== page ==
Here are some advisories about this topic:
http://www.intel.com/content/www/us/en/support/network-and-i-o/wireless-networking/000005585.html Advanced Intel® Wireless Adapter Settings
http://www.intel.com/content/www/us/en/support/network-and-i-o/wireless-networking/000006020.html Wi-Fi Client Adapter Connection and Roaming Behavior
http://www.intel.com/content/www/us/en/support/network-and-i-o/wireless-networking/000005546.html Learn about Wi-Fi Roaming Aggressiveness
Thank by your answer Jonathan.
In a Wifi environment, it is normal to base the roaming decision in a RSSI (Received Signal Strenght Indication) or/and SNR (Signal-to-Noise Ratio). In my Wifi Environment Design with Intel Wifi Network Interface Cards, I need to know how the roaming decision is made.
My wifi environment today is compound by three kind of devices: Laptops (most of them), Smartphones, Tablets and old VoIP phones. For Apples and Android devices, the roaming decision is made when the RSSI reach -70 dBm and/or SNR reach 20/25. Recently, Microsft anounced the Windows 10 now Support IEEE 802.11k. This IEEE standard make the wireless network send the RSSI information to mobile device to reduce active scans and save battery and give the information that it is necessary to make the roaming(access point) choice.
I understand that in the past the roaming behavior was not so importante because most of the people put their laptops in "standby mode" to move, but thinking about tablets, this is another history.
This way, if this parameter name is "Roaming Agresiveness" for me make no sense it don´t have a "value" to define when/how the roaming decision will be made.
Is it more clear my doubt now?
Thanks for the additional details, regarding the dBm values, we do not handle this type of information, as we mentioned, we advise you to check with the Computer Manufacturer about it.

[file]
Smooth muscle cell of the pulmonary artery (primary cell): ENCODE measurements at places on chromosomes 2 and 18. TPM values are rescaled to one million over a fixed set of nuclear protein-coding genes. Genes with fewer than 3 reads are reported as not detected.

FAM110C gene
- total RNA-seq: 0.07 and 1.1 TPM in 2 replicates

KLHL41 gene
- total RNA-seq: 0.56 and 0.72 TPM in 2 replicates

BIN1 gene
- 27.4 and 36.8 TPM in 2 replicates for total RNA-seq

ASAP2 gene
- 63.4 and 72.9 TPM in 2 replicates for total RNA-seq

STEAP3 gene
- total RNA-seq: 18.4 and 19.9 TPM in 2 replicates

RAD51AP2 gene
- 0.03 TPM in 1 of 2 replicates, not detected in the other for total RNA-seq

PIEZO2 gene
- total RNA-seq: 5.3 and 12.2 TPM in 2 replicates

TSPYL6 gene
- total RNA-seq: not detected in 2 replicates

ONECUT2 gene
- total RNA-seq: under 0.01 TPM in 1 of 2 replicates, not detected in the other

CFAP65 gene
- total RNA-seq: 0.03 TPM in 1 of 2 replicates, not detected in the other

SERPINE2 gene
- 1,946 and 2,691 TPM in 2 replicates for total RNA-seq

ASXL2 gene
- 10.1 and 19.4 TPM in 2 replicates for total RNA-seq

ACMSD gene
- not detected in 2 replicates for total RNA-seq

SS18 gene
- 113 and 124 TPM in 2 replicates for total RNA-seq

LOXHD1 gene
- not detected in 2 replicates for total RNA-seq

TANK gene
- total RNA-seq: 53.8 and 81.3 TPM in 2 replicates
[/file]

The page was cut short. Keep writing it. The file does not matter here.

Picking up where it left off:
We would like to let you know that the Intel® Centrino® Advanced-N 6205 does not support 802.11k, or other fast roaming technologies available in Windows® 10 (802.11v, 802.11r).
Only the current generation adapters support these features, as noted in the following advisory:
http://www.intel.com/content/www/us/en/support/network-and-i-o/wireless-networking/000021562.html Windows® 10 and Supported Intel® Wireless Adapter Protocols
Feel free to let us know if you have additional questions.
What it is not clear for me it is that in your answer when you describe the roaming behavior, what kind of criteria is used to make a roaming decision. I am saying that because expressions like " Only significant link quality degradation" or "If any degradation occurs" depending of kind of application it could mean many different kind of things, for instance:
- for real time applications like VoIP and Video Conf. the target use to be RSSI -67dBm, SNR 25, packet Loss should remain under 1 percent and jitter should be kept to less than 100 ms.
These are number where the roaming decision can be based on them, regardless the gain given by antennas and other considerations,
The only thing that since the begining of this conversation it was: if this parameter is called "roaming agressiveness", what is the roaming behavior based on numbers , that each kind of value (lowest,...,highest) that it is provide.
Regarding dBm, it is recommended to contact the computer manufacturer and consult these parameters. As you suggested, signal strength is one of the factors involved in the roaming decision.
Roaming involves different factors and calculations, and is not based on dBm only. The different levels of roaming aggressiveness are preset from factory according to Wi-Fi* standards and can not be modified.